In Re CRS Steam, Inc. , 233 B.R. 901 ( 1999 )

  • 233 B.R. 901 (1999)

    In re CRS STEAM, INC. and Thomas F. LeBlanc, Debtors.
    CRS Steam, Inc. and Thomas F. LeBlanc, Plaintiffs/Appellees,
    Engineering Resources, Inc., Defendant/Appellant.

    BAP No. MW 98-099.

    United States Bankruptcy Appellate Panel of the First Circuit.

    May 19, 1999.

    *902 Richard A. Sheils, Jr., Barry A. Bachrach and Mark W. Powers, Bowditch & Dewey, LLP, Worcester, MA, on brief for Appellant.

    Joseph H. Baldiga and Christine E. Devine, Mirick, O'Connell, DeMallie & Lougee, Worcester, MA, on brief for Appellee Thomas F. LeBlanc; Kevin C. McGee and Darragh K. Kasakoff, Seder & Chandler, Worcester, MA, on brief for Appellee CRS Steam, Inc.

    Before: VOTOLATO, LAMOUTTE and HAINES, Bankruptcy Judges.

    HAINES, Bankruptcy Judge.

    Before the panel is Engineering Resources, Inc.'s appeal of the bankruptcy court's orders denying its motion for partial summary judgment and entering default and default judgment against it in an adversary proceeding initiated by co-plaintiffs (and affiliated Chapter 11 debtors) CRS Steam, Inc. and Thomas F. LeBlanc. For the reasons set forth below, we vacate the default judgment and remand for further proceedings.


    The debtors' voluntary Chapter 11 petitions followed closely on the heels of adverse rulings entered by the U.S. District Court for the Northern District of Illinois and the U.S. Court of Appeals for the Seventh Circuit in litigation with Engineering Resources, Inc. ("ERI"). Following a jury determination that CRS Steam and LeBlanc had misappropriated ERI's trade secrets and had used those secrets wrongfully to obtain two patents, the District Court entered judgment against CRS Steam and LeBlanc for $1,150,000 (comprised of compensatory and punitive damages), enjoined them from further utilizing ERI's secrets, and ordered LeBlanc to assign the patents to ERI.

    The District Court's damages award and injunctive order were ultimately affirmed by the Seventh Circuit. The patents were assigned to ERI, but, within 90 days thereafter, CRS Steam and LeBlanc each filed a voluntary Chapter 11 petition in the U.S. Bankruptcy Court in Worcester, Massachusetts.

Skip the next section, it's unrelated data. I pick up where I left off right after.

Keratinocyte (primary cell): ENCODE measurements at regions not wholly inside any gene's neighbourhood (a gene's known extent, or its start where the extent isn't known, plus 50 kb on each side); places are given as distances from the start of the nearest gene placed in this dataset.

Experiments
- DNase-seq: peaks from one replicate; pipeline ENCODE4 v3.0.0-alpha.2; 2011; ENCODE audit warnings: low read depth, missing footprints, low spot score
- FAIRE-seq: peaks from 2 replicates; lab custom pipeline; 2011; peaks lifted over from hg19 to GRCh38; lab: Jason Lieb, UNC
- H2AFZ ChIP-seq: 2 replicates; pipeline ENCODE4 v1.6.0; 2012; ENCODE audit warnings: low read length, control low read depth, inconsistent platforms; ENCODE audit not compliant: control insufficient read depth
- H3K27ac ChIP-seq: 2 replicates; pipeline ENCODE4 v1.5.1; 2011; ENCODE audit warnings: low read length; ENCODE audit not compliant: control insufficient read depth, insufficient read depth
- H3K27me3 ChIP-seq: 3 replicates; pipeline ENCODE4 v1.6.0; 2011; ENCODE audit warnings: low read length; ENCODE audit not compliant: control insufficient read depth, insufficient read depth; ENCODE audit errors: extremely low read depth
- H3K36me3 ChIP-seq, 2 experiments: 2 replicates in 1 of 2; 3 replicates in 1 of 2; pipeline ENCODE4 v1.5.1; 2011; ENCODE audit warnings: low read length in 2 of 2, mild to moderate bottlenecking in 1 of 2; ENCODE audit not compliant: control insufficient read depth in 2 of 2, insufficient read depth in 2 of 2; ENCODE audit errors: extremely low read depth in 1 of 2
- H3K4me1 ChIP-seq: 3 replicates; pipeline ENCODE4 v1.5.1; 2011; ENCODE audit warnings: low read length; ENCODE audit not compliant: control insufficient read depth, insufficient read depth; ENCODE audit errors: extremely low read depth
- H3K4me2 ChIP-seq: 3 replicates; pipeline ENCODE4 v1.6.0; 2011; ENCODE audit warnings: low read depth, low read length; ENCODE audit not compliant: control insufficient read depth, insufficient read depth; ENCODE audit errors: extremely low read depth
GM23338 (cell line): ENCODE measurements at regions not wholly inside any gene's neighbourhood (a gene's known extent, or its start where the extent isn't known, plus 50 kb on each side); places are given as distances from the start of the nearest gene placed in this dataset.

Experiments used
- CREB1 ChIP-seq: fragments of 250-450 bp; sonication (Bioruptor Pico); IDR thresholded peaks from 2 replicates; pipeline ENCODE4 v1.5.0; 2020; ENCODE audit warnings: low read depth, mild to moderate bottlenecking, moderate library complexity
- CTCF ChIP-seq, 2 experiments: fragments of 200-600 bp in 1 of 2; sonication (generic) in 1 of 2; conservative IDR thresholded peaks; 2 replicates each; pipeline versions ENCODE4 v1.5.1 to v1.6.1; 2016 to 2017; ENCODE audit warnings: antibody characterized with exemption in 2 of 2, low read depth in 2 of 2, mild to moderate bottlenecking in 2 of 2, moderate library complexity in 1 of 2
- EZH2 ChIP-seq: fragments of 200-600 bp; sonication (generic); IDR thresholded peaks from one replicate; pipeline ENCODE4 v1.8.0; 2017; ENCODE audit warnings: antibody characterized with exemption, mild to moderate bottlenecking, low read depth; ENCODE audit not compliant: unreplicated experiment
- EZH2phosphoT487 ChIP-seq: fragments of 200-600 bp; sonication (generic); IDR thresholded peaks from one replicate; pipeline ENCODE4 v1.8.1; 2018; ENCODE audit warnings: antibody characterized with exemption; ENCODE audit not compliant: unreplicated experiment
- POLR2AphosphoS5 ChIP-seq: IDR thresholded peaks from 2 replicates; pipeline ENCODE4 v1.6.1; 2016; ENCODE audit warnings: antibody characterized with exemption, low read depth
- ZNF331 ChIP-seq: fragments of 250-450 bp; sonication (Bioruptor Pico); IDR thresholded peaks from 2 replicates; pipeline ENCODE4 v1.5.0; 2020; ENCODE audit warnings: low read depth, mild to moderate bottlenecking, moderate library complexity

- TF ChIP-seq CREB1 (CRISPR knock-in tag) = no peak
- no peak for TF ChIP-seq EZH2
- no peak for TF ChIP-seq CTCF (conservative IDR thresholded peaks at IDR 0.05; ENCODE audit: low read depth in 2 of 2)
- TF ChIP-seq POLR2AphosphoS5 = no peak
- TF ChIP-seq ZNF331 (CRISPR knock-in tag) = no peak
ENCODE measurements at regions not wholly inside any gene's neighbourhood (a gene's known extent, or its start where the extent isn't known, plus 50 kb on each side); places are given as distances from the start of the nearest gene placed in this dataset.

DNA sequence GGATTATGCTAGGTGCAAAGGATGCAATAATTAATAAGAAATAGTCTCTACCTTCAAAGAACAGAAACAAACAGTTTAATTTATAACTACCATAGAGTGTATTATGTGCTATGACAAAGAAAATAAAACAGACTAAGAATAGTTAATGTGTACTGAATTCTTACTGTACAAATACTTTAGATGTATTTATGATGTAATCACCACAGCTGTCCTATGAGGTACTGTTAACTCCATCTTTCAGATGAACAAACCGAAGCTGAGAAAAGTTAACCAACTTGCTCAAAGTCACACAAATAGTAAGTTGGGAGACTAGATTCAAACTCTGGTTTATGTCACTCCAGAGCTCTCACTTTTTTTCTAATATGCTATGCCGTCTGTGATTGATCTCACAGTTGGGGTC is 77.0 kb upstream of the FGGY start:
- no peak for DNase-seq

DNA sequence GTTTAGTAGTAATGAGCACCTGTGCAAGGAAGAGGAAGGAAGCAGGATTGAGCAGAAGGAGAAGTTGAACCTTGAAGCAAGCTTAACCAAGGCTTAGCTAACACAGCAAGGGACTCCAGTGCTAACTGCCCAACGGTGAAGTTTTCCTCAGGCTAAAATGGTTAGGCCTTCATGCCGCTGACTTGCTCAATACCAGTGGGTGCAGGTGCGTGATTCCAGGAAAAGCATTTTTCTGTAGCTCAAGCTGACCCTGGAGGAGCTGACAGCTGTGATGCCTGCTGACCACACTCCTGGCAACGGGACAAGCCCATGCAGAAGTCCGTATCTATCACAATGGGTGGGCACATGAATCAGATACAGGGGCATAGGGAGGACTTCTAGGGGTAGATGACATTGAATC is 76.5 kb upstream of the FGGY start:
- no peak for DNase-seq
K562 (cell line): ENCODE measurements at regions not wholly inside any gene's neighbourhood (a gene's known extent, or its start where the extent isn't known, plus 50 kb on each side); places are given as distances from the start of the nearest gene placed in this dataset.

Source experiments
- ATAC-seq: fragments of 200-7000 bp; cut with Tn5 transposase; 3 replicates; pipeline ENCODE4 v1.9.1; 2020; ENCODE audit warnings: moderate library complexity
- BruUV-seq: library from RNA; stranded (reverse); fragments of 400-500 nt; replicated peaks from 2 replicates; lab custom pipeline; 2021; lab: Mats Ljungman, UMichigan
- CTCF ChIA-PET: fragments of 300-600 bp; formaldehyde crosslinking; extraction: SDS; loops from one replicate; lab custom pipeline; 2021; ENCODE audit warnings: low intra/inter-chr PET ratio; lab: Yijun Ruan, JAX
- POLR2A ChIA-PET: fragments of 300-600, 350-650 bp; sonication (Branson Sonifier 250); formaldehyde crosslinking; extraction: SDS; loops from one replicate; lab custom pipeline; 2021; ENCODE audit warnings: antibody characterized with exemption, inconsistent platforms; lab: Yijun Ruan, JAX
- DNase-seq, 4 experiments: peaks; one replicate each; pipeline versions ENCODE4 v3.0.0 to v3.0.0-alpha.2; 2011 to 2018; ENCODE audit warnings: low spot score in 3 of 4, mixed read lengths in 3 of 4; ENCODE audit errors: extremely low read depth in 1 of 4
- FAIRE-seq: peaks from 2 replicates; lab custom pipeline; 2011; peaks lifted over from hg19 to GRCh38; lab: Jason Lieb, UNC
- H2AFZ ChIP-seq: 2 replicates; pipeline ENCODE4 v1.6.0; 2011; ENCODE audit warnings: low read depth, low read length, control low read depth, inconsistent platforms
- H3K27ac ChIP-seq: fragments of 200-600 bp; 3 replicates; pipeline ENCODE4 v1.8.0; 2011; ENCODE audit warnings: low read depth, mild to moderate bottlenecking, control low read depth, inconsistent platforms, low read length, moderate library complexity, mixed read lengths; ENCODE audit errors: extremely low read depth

CRS Steam and LeBlanc then jointly filed a thirteen-count adversary complaint seeking, inter alia, to avoid the court-ordered patent assignment as a preference. ERI vigorously defended the action. It moved (successfully) to dismiss several counts. It answered the complaint, participated in the initial pretrial conference (joining in an initial stipulation), pursued extensive discovery, and moved for summary judgment. Although ERI obtained summary judgment on two fraudulent transfer counts, in a published decision the bankruptcy court denied summary judgment on the preference count. See CRS Steam, Inc. v. Engineering Resources, Inc. (In re CRS Steam, Inc.), 225 B.R. 833 (Bankr.D.Mass.1998).

    The court set a final pretrial conference for October 29, 1998. Before that conference convened, however, ERI's local counsel, *903 Bowditch & Dewey, L.L.P., obtained leave of court to withdraw from the case. Although ERI continued to be represented by Illinois counsel, Frederick W. Acker of Stamos & Trucco, it was left without a local attorney. At Stamos & Trucco's request, the October 29, 1998, pretrial conference was continued to November 9, 1998. Trial remained calendared for early December.

    ERI failed to appear at the rescheduled pretrial conference. Plaintiffs' counsel explained to the court that they had been unable to obtain ERI's counsel's cooperation in preparing the supplemental stipulation required for the conference. The court confirmed that the earlier pretrial conference had been continued on Stamos & Trucco's request, that Bowditch & Dewey lawyers had been present at court on October 29 to discuss the continuance with plaintiffs' counsel, and that a notice of the rescheduled conference had issued.

    The following colloquy ensued:

    MS. DEVINE (for LeBlanc): Your honor, in accordance with [local] Rule 7016(e) we would request that the defendants [sic] be defaulted in this matter. They failed to respond and failed to participate in this pre-trial hearing. In light of the fact that we have a trial pending, scheduled for December 3rd, and no indication of what the status is with respect to their appearance here or their defense of our action, sanctions are appropriate in accordance with 7016(e), and we would request that they be defaulted.
    COURT: Well, I guess I — I would think a default is warranted at this point. They asked — they have Chicago counsel. Local counsel has withdrawn. We had a pre-trial scheduled last time. They asked for a continuance. We granted that continuance to today, and there's been absolutely no one show up today.
    MS. DEVINE: That's correct, Your Honor.
    COURT: I don't know why a default isn't appropriate.

    (J.A. at 507-08.)

    The court went on to discuss other matters, returning later to the status of ERI's defense. Plaintiffs' counsel informed the judge that they understood that, in addition to ERI having no local counsel, Mr. Acker had left Stamos & Trucco's employ. They expressed an expectation that Bowditch & Dewey might re-enter the case as local counsel for ERI. The discussion continued: